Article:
It’s impossible to imagine a Japanese temple being built in the vicinity of Pearl Harbor in 1951. Yet there is a proposal for a grandiose mosque/community center, 13 stories high, to be built just two blocks from the World Trade Center, the site where the most horrific attack on American soil occurred. On September 11, 2001, nearly 3,000 people lost their lives at the hands of Islamic extremists. Since perception is reality, it seems very audacious and insensitive on the part of those behind this project. (This author sent numerous emails and made numerous phone calls to the organizers requesting a response and was referred to a press release.)
Many 9/11 family members view Ground Zero as a cemetery and sacred ground. Debra Burlingame is the sister of Charles “Chic” Burlingame III, the pilot of the American Airlines plane that crashed into the Pentagon on 9/11. She is a prominent spokesperson for the 9/11 families and a co-founder of Keep America Safe. Burlingame told PJ Media: “I am appalled the 9/11 attack, the death of my fellow human beings, is being used to further an all-encompassing Islamic ideology. Those people who killed my brother believed in that ideology as well.”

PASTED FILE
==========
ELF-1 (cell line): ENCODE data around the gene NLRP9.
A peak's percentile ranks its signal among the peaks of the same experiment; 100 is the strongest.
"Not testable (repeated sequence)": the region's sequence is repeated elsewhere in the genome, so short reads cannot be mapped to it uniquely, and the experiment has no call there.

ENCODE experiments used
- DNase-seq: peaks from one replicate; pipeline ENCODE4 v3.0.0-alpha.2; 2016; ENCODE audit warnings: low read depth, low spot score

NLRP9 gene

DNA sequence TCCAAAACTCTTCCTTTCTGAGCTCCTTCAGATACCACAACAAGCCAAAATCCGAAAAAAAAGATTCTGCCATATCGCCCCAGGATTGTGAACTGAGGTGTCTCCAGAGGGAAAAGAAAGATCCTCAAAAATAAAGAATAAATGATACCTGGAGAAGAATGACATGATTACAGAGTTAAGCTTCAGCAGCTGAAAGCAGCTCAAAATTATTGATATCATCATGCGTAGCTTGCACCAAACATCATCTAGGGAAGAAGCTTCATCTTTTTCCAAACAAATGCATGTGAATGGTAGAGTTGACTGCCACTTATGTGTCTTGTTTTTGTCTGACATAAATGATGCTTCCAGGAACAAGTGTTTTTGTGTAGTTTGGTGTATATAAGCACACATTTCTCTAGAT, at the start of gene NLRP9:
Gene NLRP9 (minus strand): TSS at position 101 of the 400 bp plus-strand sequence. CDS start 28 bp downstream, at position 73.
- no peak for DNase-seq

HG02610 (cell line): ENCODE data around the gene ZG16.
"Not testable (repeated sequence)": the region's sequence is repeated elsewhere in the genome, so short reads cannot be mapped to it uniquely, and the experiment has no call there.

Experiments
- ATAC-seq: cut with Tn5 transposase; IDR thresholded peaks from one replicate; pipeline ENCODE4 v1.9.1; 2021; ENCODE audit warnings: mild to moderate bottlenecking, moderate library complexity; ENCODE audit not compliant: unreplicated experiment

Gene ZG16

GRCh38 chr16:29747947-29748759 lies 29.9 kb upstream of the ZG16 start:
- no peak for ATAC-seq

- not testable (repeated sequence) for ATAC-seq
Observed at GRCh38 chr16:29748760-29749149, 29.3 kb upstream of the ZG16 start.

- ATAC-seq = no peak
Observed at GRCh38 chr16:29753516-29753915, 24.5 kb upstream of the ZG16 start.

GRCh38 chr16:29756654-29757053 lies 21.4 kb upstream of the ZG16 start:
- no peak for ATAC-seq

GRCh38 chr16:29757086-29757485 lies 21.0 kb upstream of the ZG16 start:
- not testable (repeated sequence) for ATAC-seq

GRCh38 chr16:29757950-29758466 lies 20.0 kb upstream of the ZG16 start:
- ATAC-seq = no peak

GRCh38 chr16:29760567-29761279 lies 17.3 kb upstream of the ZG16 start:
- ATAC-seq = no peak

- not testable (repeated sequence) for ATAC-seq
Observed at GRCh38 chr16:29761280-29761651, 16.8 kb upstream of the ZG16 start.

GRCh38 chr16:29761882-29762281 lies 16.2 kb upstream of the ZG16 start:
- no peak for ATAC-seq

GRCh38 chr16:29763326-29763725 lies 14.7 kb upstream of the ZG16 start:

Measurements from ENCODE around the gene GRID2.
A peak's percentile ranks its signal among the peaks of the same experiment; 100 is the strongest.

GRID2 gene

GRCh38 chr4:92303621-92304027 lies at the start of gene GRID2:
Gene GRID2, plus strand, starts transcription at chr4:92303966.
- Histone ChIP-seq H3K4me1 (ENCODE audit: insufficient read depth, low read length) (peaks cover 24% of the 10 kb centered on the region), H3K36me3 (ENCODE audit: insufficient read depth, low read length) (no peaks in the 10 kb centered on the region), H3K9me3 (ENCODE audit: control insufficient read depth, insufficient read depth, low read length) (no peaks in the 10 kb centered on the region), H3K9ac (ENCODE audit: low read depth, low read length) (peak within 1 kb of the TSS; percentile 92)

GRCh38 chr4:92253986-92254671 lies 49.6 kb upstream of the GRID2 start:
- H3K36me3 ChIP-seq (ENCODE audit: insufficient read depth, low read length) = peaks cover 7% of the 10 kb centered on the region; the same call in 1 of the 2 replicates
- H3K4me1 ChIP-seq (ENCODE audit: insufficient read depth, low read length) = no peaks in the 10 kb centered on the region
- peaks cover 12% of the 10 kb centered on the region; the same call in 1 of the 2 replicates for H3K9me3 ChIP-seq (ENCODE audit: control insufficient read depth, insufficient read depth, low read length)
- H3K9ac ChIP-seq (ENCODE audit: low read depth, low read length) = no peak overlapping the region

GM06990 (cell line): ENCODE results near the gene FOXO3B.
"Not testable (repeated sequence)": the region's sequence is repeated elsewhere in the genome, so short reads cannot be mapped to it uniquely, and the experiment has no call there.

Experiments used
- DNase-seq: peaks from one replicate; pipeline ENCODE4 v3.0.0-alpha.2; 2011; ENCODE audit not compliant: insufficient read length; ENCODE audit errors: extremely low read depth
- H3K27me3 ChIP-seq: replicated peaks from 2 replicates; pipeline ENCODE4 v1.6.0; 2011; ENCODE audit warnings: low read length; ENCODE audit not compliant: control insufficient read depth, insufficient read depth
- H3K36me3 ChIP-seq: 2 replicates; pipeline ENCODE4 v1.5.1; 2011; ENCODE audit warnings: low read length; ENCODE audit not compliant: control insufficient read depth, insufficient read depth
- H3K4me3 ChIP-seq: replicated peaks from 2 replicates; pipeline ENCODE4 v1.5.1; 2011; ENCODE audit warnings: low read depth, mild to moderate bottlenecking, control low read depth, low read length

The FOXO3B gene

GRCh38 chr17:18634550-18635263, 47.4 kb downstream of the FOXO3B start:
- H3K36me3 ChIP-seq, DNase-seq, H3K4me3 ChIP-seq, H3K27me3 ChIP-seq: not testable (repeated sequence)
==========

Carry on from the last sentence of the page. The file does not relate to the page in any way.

The name for this project, the Cordoba Initiative, does not represent multi-religious attitudes as the organizers claim. Clare Lopez, a fellow at the Center for Security Policy whose expertise includes Islam, commented that this is not an example of interfaith dialogue. She pointed out that in Cordoba (the capital of Spain during the Middle Ages), pogroms were committed against the Jews, and both Jews and Christians had to pay a protection tax.
Mayor Michael Bloomberg said in a radio address: “If somebody wants to build a religious house of worship, they should do it and we shouldn’t be in the business of picking which religions can and which religions can’t. I think it’s fair to say if somebody was going to try to on that piece of property build a church or a synagogue, nobody would be yelling and screaming.” I think the mayor got it wrong. Cordoba was not a place that espoused religious freedom, and the fact is that neither Jews nor Christians had the insensitivity to build a house of worship on such a sacred site.